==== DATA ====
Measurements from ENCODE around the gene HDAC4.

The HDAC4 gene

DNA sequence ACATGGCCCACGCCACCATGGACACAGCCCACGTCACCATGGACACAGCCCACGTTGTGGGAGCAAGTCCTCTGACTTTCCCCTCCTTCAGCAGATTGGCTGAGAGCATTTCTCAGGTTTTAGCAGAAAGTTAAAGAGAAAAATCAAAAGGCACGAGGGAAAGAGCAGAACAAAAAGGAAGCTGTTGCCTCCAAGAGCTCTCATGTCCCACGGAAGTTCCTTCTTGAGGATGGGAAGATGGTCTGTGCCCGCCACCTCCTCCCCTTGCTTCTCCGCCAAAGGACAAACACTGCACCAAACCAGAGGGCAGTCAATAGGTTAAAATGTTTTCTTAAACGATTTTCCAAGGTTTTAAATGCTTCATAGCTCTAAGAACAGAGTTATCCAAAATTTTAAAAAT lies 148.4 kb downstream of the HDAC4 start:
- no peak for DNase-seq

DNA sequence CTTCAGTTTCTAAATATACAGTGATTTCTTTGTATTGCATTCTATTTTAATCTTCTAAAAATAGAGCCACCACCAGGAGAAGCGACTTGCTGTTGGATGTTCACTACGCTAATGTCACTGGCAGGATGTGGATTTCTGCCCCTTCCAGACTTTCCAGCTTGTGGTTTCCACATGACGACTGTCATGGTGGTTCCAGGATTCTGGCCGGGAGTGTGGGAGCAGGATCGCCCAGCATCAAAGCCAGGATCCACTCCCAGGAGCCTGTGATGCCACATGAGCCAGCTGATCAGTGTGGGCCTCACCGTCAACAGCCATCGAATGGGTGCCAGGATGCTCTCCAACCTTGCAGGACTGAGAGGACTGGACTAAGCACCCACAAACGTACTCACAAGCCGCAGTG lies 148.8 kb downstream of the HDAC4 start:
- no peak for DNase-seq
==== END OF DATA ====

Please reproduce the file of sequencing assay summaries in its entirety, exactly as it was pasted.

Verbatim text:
Measurements from ENCODE around the gene HDAC4.

The HDAC4 gene

DNA sequence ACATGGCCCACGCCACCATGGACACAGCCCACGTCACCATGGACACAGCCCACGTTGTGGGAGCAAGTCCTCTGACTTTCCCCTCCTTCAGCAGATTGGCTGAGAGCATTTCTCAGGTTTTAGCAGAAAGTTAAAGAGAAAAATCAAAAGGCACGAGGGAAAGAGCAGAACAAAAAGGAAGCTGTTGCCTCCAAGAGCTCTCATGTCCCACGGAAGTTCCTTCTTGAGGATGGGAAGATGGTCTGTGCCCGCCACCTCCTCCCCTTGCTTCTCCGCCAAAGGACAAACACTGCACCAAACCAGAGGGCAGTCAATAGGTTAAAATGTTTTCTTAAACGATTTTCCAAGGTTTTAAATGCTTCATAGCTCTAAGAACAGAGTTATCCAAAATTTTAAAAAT lies 148.4 kb downstream of the HDAC4 start:
- no peak for DNase-seq

DNA sequence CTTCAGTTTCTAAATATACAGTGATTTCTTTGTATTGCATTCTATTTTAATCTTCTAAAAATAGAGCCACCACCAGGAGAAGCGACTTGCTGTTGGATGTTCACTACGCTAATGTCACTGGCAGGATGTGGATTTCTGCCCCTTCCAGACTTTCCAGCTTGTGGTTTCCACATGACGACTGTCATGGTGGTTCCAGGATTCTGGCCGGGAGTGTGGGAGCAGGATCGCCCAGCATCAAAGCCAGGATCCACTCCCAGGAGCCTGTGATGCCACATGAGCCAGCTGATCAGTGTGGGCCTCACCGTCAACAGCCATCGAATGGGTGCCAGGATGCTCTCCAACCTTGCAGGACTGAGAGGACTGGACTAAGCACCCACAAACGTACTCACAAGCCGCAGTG lies 148.8 kb downstream of the HDAC4 start:
- no peak for DNase-seq